Jakarta, December 6, 2022 – Nowadays, climate change in the world affects increasing the intensity of climate disasters and threatens human life and biodiversity. Thus, government commitment and concrete targets are needed to reduce emissions, like setting a more ambitious target in the Enhanced Nationally Determined Contributions (NDCs) document, which Indonesia submitted in September 2022. Its document contains an increase in the target for reducing greenhouse gas (GHG) emissions by around 2%.
Based on the latest NDC document, Indonesia will reduce emissions with an unconditional scenario of 31.8% and international assistance (conditional) of 43.2% in 2030. However, based on an assessment of Indonesia’s climate targets and ambitions by the Institute for Essential Services Reform (IESR) which is a member of the Climate Action Tracker (CAT), a consortium of three think tanks that monitors and assesses climate change policies in 39 countries and the European Union. IESR and CAT estimate that Indonesia’s NDC has not been linear, with a target of 1.5°C. It’s more robust numerically but still not driving further climate action. Indonesia is likely to achieve its targets (except forestry) without additional effort, while its emissions are almost double today. For this reason, Indonesia needs to update the Business-As-Usual Scenario (BAU) so that it is linear with more vital targets.
“Indonesia contributes to global warming. We need a more ambitious greenhouse gas (GHG) reduction target. The later we block GHG, the greater the risk of climate disaster. For example, floods and tornadoes indicate that the costs to deal with these situations are also higher, and an appropriate solution is needed. For this reason, we need to calculate the environmental costs for climate change mitigation and adaptation,” explained the Executive Director of IESR, Fabby Tumiwa, at the launch of the results of the CAT assessment of Indonesia’s climate action and policies.
Shahnaz Nur Firdausi, Energy, and Climate Researcher, IESR, stated renewable energy only account for 13.5% of the power generation mix in 2021. Indonesia needs to make substantial progress in meeting the 23% renewable energy target by 2025. Several studies have shown how Indonesia can increase its renewable energy potential far beyond current plans and supply 100% of its electricity from renewable sources by 2050.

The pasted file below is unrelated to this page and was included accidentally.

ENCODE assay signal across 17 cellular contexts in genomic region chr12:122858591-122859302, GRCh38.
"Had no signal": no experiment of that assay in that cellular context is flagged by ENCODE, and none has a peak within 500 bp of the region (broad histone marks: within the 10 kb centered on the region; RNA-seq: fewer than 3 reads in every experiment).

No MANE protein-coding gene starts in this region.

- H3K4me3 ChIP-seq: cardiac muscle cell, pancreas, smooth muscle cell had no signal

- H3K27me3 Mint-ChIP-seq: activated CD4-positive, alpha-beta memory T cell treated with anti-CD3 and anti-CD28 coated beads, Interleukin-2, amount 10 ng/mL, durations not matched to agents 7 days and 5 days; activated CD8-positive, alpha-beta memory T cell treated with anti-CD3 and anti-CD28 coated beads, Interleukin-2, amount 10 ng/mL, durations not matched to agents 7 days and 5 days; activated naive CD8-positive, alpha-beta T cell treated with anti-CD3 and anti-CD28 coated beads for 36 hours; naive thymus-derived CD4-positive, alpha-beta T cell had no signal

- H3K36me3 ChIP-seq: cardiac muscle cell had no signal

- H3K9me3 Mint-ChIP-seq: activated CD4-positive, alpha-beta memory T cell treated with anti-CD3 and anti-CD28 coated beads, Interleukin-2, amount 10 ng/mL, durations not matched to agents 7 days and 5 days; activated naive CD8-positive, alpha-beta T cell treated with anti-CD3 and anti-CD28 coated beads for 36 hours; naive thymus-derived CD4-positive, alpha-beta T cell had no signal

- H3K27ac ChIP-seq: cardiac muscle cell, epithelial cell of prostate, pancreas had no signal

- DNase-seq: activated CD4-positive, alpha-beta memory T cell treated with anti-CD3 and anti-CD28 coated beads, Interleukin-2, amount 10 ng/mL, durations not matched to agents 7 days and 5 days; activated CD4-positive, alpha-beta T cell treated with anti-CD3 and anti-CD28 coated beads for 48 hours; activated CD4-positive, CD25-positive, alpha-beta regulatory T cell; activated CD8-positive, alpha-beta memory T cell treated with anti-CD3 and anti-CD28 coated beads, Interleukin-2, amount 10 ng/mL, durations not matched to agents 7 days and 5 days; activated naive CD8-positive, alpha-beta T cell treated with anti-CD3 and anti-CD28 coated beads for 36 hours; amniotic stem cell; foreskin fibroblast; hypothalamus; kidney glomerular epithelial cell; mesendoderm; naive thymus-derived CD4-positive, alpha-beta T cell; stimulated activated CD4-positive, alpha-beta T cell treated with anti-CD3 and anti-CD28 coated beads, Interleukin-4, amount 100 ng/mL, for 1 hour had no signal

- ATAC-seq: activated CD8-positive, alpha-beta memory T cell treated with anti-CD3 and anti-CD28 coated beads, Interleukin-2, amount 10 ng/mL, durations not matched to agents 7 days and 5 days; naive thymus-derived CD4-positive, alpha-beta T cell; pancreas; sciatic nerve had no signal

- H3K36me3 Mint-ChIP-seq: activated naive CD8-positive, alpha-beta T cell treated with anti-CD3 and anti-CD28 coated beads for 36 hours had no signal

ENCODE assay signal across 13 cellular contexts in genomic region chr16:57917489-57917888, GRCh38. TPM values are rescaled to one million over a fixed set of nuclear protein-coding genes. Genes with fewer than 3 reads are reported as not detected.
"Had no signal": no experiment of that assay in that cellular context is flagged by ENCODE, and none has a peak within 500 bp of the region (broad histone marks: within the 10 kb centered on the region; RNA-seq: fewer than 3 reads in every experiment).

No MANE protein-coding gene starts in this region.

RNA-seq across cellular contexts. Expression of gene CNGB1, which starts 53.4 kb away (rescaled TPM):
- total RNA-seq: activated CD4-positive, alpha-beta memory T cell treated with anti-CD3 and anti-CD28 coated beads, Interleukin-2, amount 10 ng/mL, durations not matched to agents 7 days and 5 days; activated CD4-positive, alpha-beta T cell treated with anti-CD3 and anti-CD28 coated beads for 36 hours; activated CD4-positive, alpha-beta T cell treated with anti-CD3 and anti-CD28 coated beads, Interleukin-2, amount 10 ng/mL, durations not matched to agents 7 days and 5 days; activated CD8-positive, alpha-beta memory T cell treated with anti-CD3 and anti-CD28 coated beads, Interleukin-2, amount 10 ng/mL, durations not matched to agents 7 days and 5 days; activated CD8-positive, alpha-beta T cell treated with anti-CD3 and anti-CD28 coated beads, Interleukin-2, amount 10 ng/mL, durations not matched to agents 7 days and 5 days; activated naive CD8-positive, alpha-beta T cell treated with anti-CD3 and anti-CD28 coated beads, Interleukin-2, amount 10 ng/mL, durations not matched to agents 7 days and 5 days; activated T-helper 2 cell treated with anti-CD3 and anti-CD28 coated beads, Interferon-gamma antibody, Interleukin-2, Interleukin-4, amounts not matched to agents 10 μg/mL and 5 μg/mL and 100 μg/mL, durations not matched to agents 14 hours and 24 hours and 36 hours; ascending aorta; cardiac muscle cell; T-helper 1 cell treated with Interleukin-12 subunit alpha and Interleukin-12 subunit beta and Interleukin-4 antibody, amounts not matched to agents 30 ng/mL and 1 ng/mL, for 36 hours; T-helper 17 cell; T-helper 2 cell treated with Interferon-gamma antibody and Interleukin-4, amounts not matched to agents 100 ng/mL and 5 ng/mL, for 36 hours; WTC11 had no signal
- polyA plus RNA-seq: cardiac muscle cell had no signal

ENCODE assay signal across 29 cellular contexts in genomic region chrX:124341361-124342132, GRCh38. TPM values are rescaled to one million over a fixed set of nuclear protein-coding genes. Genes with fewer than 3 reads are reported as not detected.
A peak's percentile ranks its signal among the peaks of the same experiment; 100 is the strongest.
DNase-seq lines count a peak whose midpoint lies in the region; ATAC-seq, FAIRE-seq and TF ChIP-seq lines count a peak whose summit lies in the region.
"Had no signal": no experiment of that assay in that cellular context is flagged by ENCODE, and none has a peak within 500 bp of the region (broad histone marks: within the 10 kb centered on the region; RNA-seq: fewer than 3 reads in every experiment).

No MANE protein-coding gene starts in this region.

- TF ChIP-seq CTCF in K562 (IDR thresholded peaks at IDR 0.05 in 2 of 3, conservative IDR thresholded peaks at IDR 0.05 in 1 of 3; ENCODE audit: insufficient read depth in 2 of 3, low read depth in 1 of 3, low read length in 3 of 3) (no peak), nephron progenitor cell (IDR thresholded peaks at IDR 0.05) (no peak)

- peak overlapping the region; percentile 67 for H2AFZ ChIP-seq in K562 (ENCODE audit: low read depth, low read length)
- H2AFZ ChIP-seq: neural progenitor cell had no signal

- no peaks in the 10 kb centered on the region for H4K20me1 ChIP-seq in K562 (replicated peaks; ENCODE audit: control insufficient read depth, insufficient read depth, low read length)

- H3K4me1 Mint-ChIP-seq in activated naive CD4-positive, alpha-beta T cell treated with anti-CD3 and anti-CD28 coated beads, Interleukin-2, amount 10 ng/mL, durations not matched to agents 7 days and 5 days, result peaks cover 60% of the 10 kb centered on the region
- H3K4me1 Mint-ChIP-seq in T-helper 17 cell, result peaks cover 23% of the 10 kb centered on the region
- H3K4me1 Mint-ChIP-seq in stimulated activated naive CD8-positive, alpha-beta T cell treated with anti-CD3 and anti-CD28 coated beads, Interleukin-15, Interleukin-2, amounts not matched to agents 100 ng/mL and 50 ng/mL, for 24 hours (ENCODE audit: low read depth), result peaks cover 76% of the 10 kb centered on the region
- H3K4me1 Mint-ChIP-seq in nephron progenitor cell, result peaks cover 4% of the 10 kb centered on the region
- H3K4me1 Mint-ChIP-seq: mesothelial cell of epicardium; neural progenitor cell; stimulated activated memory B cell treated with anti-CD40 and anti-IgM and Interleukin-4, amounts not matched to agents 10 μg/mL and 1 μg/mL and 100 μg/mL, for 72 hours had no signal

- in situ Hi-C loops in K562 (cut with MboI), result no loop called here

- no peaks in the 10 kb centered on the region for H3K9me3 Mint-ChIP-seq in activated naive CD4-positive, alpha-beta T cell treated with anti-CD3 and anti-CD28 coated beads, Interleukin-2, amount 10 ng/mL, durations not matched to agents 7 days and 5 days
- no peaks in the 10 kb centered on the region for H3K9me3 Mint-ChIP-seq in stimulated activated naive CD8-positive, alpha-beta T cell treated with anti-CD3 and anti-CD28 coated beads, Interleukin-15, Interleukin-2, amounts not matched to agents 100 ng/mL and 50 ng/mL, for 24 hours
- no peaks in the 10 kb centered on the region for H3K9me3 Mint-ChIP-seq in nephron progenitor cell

“Although coal still plays a major role in Indonesia’s electricity system, the government has planned to discontinue the PLTU. However, to meet the temperature limit of 1.5°C, coal use in Indonesia must decrease by 10% by 2030 and be phased out by 2040. Indonesia will need significant financial support to plan for the retirement of PLTU under the Paris Agreement,” Shanaz explained.
Deputy Director for Environmental Law Enforcement at National Development Planning Agency (Bappenas), Erik Armundito, emphasized that his party has a low-carbon development policy. It’s integrated with the national priorities of the 2020-2024 RPJMN, complemented by strategy indicators and clear targets every year.
“The macro indicators mean percentage of potential GHG reduction with a target of 27.3% in 2024 and the percentage of reduction in GHG intensity with 31.6% in 2024. Setting this target is Indonesia’s step forward in environmental preservation. In addition, Bappenas has the AKSARA application for monitoring, evaluating, and controlling the reduction of GHG emissions resulting from low-carbon development,” explained Erik.
Madani Foundation Executive Director Nadia Hadad said collaboration between various parties is needed to encourage the achievement of the 1.5°C targets. Various parties must have a role and contribute.
“We all have a role. This CAT report is not to criticize but to encourage better steps. Everything we have done to save the earth; for this, we need accountability and transparency,” said Nadia Hadad.
Mahawan Karuniasa, Chair of the Indonesian Network of Climate Change and Forestry Experts (APIKI), said carbon emissions produced by all countries in the world are projected to be no more than 33 gigatonnes in 2030 to keep the earth’s temperature no more than 1.5°C. However, the estimated carbon emissions produced reach 58 gigatonnes.
“If there is NDC implementation in all countries, then the estimated emissions can decrease to 53-56 gigatonnes in 2030. It means there is still a huge gap between 20-23 gigatonnes. When all countries, including Indonesia, cannot fill this gap, we can reach above 1.5°C,” said Mahawan.
Sonny Mumbunan, an economist and researcher from the Research Center for Climate Change at the University of Indonesia, believes it is also necessary to discuss the climate finance section in depth in the Climate Action Tracker report.
“When Indonesia became a member of the G20 with the narrative of having high economic growth, this became a dilemma for Indonesia. Remember, Indonesia also still needs funds from other countries. It also affects how we approach the energy sector, the land-based sector as well as the loss and damage sector. It seems that Indonesia needs a different approach based on its profile, which is between developed and developing countries,” said Sonny.
Climate Action Tracker is an independent scientific analysis initiative that tracks countries’ climate actions and measures them against the globally agreed Paris Agreement goal of holding warming well below 2°C and pursuing efforts to limit warming to 1.5°C. CAT has provided an independent analysis of around 40 countries since 2009. CAT members include Climate Analytics, the New Climate Institute, and the Institute for Essential Services Reform (IESR), which joined as partners in 2022.
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